Integration of novel food ingredients from quinoa and chia in the development of more nutritious and healthy foods
Quinoa (Chenopodium quinoa) and chia (Salvia hispanica), known today as “Ancient Grains”, have provided humanity with essential nutrients and energy for centuries. The grains have unique techno-functional, nutritional and health properties due to their high content in omega-3-rich oil, proteins of high biological value, high proportion of minerals, dietary fibre and bioactive compounds. The EFSA delivered its opinion in favor of the marketing of chia and inclusion in bakery products since 2009 in EU, later in 2013 its use was extended to more food and from 2014 the marketing its oil rich in omega-3 has been approved (perhaps the greatest vegetable source). Moreover, due to the high nutritional value of quinoa FAO considers this crop with great potential to contribute to global food security, and declared 2013 the “International Year of Quinoa”.
One way to gain greater acceptance in the Spanish or European diet is to develop convenience/processed food with the aforementioned products or their co-products. Despite the numerous beneficial properties of quinoa and chia, they have not been efficiently processed to extract individual components to date and they are available only in the form of whole or ground grain in a small number of products. Consequently, there is a need to develop a method to process the grains into individual components, which are of food grade and can easily be used as nutritional supplements and functional ingredients in a variety of food products. Therefore, ancient grains present an interesting alternative in Food Science and Technology that has hardly been explored.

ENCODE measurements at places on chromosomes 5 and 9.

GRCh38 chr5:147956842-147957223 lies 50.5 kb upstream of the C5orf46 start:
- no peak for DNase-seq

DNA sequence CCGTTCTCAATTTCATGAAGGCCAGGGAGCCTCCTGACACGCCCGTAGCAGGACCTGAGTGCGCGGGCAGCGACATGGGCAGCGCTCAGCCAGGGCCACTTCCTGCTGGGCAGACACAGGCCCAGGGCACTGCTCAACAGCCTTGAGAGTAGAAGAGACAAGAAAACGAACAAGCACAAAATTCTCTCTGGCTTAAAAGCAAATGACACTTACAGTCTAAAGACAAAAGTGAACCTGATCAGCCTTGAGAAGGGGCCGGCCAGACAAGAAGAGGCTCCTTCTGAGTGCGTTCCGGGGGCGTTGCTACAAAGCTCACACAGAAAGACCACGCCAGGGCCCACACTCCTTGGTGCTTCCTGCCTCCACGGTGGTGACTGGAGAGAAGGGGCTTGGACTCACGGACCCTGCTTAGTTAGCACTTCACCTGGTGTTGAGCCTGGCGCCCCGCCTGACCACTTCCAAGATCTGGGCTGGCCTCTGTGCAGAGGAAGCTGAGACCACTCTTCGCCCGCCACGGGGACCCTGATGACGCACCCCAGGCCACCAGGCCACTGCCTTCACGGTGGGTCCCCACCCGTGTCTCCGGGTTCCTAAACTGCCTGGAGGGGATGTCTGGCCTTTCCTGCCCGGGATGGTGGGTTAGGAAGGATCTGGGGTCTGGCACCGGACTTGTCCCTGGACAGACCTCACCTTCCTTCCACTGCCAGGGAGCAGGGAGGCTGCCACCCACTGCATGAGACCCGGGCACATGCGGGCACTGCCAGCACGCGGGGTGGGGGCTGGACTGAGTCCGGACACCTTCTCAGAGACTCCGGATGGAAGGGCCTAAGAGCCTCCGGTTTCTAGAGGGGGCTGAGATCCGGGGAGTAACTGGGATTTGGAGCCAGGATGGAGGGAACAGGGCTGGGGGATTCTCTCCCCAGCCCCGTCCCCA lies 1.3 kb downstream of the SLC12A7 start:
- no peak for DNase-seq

The present project is based on these premises, and whose main objective is to integrate quinoa and chia in the diet. This will be done through their comprehensive use in innovative products that are healthy, safe, tasty, sustainable and socially acceptable. To achieve the main objective, a number of specific objectives are established, which broadly include the development and optimization of methods for processing the grains to obtain individual components, nutritional characterization of these as well as its antioxidant, healthy, techno-functional and technological feasibility for their incorporation into meat and cereals.
Furthermore, studies on in vitro and in vivo biological activity (bioaccessibility and bioavailbility of minerals and polyphenols, antioxidant capacity, glycaemic index and its potentially beneficial immunonutritional effects within the gut liver axis) will be addressed in the new developed foods to assess the applicability of chia and quinoa ingredients in the developing of new products more nutritious and healthy.
Dra. Claudia. Monika Haros